Finance loses sight of role

In: Uncategorized

16 May 2011

This is my latest comment from Fund Strategy.

Much as I hate Manchester United I have to concede they have done at least one thing right. Taking a long-termist attitude towards their manager has helped them achieve considerable success. It is easily forgotten that it took Alex Ferguson more than three years before he won his first trophy with the club.

The trend in the financial world, as in football and business, is in the opposite direction. The overwhelming emphasis is on meeting short-term targets. It is like starting a marathon by sprinting the first 100 metres.

The pervasiveness of short-termism in finance suggests it is deeply embedded. It runs over a long time period, in many countries and over many indicators. One of the most striking is the fall in the average holding period for American equities from 60 months in 1973 to six months in 2009.

Such a dramatic shortening of time horizons cannot be explained by attitudes alone. Something must be pushing market participants to be so short-sighted.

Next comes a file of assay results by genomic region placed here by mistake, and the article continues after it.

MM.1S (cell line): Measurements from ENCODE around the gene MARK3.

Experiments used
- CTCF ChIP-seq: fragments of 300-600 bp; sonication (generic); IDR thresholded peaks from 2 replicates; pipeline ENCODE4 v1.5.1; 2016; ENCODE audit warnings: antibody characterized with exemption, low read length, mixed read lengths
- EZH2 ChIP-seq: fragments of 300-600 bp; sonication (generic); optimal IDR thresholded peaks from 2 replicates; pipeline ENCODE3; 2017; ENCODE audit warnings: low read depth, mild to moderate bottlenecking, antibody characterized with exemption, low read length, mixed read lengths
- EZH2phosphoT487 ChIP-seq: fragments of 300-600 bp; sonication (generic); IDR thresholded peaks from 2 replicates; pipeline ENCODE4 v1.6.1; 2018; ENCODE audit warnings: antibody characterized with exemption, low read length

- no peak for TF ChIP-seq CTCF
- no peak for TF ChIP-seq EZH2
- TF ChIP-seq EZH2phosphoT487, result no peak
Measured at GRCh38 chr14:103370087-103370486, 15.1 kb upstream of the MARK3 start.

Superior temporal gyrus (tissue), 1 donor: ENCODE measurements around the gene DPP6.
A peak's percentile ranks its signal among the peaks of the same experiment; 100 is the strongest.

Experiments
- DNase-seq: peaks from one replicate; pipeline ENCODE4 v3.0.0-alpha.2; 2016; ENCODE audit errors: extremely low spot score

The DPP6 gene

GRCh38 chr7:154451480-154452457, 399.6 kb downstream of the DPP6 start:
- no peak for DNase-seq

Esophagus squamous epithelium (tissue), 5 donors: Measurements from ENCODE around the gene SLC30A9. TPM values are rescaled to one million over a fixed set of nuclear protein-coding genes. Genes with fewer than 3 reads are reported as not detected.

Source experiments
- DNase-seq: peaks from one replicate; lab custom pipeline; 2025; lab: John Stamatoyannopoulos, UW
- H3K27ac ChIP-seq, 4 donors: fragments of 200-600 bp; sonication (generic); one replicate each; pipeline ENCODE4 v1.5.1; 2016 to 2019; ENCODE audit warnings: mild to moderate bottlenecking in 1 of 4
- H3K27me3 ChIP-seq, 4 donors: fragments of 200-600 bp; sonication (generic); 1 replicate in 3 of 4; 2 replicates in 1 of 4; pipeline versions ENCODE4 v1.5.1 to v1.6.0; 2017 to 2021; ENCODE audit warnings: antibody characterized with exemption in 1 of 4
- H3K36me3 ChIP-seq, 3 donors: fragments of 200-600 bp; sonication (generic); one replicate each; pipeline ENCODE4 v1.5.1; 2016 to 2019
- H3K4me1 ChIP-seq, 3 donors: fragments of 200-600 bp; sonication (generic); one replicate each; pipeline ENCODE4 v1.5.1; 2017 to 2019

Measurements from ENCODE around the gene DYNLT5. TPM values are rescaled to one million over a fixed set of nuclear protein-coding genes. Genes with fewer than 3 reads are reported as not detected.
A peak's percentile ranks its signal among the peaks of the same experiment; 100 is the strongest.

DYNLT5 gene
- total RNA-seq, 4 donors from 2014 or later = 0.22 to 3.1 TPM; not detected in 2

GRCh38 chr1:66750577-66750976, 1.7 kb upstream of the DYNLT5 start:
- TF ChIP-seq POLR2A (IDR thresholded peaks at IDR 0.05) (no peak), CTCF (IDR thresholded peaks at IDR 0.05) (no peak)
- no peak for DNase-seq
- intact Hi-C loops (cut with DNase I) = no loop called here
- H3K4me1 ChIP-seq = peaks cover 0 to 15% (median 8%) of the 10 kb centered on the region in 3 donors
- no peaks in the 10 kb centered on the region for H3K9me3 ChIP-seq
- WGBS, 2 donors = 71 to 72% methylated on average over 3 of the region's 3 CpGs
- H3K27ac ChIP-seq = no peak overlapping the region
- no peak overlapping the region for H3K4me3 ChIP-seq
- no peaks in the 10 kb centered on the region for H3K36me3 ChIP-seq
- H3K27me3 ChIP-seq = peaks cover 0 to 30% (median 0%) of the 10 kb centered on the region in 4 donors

The key underlying factor is the change in the role of financial markets and institutions. Rather than acting as a medium for companies to raise capital they have become focused on shifting assets between market participants.

More recently the use of the financial markets as a way of trading risks has compounded this trend. In effect financial instruments have becomes ways of transferring risks from one party to another.

Finance has lost contact with its original role in relation to the real economy – and with reality itself.